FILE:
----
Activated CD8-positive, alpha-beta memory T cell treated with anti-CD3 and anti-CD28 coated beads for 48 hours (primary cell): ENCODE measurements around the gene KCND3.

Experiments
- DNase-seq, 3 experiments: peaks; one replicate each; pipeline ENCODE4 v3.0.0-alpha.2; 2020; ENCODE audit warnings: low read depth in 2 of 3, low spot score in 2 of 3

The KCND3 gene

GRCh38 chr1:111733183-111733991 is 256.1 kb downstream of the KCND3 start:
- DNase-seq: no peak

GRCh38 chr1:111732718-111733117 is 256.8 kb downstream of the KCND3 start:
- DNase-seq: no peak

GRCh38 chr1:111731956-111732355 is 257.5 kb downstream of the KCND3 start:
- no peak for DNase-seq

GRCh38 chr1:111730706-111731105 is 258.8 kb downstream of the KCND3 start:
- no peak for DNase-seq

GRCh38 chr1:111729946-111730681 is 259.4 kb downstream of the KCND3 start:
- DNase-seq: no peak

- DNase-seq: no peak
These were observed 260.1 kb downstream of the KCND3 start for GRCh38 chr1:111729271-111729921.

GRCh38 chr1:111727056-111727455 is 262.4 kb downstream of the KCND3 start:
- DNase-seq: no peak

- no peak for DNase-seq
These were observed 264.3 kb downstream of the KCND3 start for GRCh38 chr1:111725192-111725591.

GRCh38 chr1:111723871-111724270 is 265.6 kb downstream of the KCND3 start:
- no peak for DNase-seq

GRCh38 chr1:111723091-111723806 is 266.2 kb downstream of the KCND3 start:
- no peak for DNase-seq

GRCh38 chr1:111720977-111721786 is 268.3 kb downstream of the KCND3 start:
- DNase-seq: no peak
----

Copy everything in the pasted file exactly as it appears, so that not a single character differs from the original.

Activated CD8-positive, alpha-beta memory T cell treated with anti-CD3 and anti-CD28 coated beads for 48 hours (primary cell): ENCODE measurements around the gene KCND3.

Experiments
- DNase-seq, 3 experiments: peaks; one replicate each; pipeline ENCODE4 v3.0.0-alpha.2; 2020; ENCODE audit warnings: low read depth in 2 of 3, low spot score in 2 of 3

The KCND3 gene

GRCh38 chr1:111733183-111733991 is 256.1 kb downstream of the KCND3 start:
- DNase-seq: no peak

GRCh38 chr1:111732718-111733117 is 256.8 kb downstream of the KCND3 start:
- DNase-seq: no peak

GRCh38 chr1:111731956-111732355 is 257.5 kb downstream of the KCND3 start:
- no peak for DNase-seq

GRCh38 chr1:111730706-111731105 is 258.8 kb downstream of the KCND3 start:
- no peak for DNase-seq

GRCh38 chr1:111729946-111730681 is 259.4 kb downstream of the KCND3 start:
- DNase-seq: no peak

- DNase-seq: no peak
These were observed 260.1 kb downstream of the KCND3 start for GRCh38 chr1:111729271-111729921.

GRCh38 chr1:111727056-111727455 is 262.4 kb downstream of the KCND3 start:
- DNase-seq: no peak

- no peak for DNase-seq
These were observed 264.3 kb downstream of the KCND3 start for GRCh38 chr1:111725192-111725591.

GRCh38 chr1:111723871-111724270 is 265.6 kb downstream of the KCND3 start:
- no peak for DNase-seq

GRCh38 chr1:111723091-111723806 is 266.2 kb downstream of the KCND3 start:
- no peak for DNase-seq

GRCh38 chr1:111720977-111721786 is 268.3 kb downstream of the KCND3 start:
- DNase-seq: no peak